November was Entrepreneurship Month on the Rule Breaker Investing podcast, and in this segment, Motley Fool co-founders David and Tom Gardner discuss some of their best advice for anyone else who wants to start a business, be their own boss, and create a lasting enterprise.
This final tip is borrowed from the remarkable CEO of Middleby, Selim Bassoul: If something is easy to do, and right for the customer, it's not a competitive advantage for you to do it. If it's hard to do, and right for the customer -- and they are willing to pay for it -- that may be the winner you are looking for.
A transcript follows the video.
This podcast was recorded on Nov. 9, 2016.
David Gardner: Tip No. 5.
Tom Gardner: Tip No. 5 comes from Selim Bassoul, the CEO of Middleby, which has been a 115-bagger since he took over in 2000. He's a remarkable person. I recommend reading about that company. He said this at some point, that I really love, which is, if it's easy to do, and it's right for the customer, that's not a competitive advantage. You have to do that. You should have been doing that. You should do that.
If it's hard to do, and it's right for the customer, you should really look at that closely. Now, if it's hard to do, and it's right for the customer, but the customer is not willing to pay more for it, that's probably not ...
But if it's hard to do, and it's right for the customer, and the customer will pay up for that, that's a competitive advantage. Because many businesses are going to look for, when the going gets tough, or they have short-term pressure from their investors, or their public, and they have quarterly conference calls, they're looking for shortcuts to make their numbers.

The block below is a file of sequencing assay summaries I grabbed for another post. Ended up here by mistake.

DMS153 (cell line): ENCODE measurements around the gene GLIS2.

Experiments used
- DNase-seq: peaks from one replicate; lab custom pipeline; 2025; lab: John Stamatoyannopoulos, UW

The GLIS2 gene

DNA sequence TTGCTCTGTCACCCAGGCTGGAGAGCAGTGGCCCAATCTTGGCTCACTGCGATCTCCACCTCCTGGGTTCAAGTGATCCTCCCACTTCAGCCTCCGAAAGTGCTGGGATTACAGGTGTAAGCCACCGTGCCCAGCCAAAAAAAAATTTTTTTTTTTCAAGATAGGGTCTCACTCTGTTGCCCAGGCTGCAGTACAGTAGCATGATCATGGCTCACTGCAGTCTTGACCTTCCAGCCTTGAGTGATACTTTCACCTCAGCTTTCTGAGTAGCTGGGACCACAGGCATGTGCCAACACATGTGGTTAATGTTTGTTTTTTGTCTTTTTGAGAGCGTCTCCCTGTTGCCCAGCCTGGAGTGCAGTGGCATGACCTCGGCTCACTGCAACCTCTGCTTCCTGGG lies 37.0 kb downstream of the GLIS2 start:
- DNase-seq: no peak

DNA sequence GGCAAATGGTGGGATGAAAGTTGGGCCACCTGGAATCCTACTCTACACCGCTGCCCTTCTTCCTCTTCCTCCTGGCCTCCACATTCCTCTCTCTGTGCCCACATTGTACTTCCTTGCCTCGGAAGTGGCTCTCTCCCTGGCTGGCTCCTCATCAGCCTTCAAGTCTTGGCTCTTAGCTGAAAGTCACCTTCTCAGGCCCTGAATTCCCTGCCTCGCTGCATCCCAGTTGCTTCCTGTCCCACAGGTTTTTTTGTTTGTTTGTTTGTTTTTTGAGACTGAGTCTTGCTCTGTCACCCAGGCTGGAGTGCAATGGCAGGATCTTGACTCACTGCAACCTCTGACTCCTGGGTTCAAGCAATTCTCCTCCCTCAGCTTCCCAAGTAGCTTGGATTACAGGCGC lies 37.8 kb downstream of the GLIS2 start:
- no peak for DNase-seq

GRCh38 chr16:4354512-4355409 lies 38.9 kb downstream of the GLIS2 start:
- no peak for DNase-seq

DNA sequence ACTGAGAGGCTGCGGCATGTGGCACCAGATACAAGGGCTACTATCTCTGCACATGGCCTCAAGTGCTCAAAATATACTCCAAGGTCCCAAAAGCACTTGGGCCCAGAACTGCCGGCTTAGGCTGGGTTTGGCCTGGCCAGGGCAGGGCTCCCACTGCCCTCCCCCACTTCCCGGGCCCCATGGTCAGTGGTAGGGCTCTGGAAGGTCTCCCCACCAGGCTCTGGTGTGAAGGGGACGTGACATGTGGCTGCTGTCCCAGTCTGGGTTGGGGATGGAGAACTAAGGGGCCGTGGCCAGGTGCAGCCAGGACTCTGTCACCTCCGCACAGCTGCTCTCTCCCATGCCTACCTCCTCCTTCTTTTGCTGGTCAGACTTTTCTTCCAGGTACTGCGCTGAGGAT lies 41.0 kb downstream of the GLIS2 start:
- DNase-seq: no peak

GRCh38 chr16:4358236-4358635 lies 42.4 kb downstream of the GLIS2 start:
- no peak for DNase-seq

And if your business, instead, can say, "Hey, we're not going to focus on that. We're going to build something that's complex that customers will really want," you know that many other companies are not going to take the time to try and figure out the complexity of that offering.
And there are many different aspects of that. To embrace complexity in your culture, how you recruit and develop people and retain people that work there, or how you design product, or how you structure the capital ownership structure of your business. If it's hard to do, you're going to gain a competitive advantage if it's right for customers and stakeholders.
That's my fifth one, and in a way, it should be higher up, because Selim is such an incredible leader, and he's probably got a lot better points than that one, but that did ring true to me. It's like, look at everything you're doing and ask if there's something complex that would be great for customers, and are you working on that.
David: Each of those points was remarkable and wonderful, Tom. Thank you very much for coming and sharing them.